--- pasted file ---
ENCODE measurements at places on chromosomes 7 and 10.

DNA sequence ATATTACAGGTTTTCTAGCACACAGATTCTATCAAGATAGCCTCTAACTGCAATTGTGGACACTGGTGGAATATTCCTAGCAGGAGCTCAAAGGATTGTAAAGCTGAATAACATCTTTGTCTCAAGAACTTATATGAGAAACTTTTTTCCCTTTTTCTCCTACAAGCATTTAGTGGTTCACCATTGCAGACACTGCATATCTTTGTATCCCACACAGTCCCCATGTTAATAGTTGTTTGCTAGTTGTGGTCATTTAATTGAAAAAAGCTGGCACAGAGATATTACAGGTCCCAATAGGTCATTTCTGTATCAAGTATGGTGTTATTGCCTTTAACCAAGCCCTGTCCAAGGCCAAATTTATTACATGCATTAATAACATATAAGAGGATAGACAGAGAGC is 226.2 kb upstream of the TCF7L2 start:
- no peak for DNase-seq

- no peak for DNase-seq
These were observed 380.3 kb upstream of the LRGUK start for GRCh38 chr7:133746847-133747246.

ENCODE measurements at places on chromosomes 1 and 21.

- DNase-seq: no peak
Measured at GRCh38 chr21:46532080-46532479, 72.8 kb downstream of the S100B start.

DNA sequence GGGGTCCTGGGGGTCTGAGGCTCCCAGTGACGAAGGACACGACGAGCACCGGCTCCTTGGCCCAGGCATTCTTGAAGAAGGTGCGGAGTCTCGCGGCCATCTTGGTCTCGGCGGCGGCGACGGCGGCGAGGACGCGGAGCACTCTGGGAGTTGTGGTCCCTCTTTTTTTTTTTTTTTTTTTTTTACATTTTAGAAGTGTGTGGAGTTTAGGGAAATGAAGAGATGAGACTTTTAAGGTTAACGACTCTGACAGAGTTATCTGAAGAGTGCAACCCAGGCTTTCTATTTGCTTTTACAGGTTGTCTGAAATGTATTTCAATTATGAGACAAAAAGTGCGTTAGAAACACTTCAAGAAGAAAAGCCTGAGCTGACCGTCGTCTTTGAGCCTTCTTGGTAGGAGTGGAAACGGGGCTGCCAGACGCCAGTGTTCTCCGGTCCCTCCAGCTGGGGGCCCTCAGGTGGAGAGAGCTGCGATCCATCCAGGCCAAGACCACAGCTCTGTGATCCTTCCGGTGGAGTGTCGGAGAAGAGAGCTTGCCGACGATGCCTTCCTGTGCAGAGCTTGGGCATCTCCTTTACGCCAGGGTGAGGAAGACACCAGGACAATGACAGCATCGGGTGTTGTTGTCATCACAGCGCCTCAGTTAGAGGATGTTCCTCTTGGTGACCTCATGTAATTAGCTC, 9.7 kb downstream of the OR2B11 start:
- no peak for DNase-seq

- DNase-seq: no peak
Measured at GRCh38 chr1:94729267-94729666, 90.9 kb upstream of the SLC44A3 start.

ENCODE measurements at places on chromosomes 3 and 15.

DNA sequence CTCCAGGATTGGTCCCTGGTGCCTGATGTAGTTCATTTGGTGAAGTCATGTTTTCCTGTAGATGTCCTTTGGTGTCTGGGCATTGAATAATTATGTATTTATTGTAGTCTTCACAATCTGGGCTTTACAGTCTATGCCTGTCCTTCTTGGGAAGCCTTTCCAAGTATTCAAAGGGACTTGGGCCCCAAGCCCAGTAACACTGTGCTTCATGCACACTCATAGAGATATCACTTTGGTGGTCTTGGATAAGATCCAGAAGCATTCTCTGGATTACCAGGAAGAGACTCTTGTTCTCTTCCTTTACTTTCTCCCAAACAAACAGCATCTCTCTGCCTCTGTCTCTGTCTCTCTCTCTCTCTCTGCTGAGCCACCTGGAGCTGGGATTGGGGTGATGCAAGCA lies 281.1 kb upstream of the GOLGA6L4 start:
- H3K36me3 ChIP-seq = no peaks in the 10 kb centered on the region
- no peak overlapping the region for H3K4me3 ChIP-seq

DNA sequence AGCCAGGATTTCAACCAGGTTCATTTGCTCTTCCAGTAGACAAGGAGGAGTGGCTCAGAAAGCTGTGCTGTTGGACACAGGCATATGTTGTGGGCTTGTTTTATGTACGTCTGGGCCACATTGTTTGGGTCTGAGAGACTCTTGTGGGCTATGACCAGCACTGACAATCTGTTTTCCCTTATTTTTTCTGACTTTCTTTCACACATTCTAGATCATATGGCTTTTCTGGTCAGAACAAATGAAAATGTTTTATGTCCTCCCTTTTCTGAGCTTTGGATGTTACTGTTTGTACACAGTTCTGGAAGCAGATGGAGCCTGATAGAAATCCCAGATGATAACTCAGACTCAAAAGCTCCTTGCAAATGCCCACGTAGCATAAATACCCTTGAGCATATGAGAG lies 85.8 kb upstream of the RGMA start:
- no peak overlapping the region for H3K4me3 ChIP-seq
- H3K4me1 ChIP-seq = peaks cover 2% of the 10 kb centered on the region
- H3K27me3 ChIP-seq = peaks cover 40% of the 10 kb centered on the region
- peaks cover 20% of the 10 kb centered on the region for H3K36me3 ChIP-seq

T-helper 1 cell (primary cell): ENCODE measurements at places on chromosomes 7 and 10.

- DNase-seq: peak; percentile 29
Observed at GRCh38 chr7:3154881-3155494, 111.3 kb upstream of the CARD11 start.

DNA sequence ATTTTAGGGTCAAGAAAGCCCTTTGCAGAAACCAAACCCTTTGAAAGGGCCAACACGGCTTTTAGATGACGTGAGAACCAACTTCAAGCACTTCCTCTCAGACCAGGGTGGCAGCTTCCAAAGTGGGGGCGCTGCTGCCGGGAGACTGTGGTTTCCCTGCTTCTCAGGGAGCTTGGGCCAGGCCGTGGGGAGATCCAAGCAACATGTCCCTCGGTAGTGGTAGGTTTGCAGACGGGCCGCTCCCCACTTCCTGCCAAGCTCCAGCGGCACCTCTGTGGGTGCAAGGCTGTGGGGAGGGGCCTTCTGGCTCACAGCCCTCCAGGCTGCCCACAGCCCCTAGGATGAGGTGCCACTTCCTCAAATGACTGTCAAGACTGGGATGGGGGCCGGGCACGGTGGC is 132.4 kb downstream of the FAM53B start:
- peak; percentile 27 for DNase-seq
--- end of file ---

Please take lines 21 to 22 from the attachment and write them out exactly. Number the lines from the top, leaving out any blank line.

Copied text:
- peaks cover 20% of the 10 kb centered on the region for H3K36me3 ChIP-seq

T-helper 1 cell (primary cell): ENCODE measurements at places on chromosomes 7 and 10.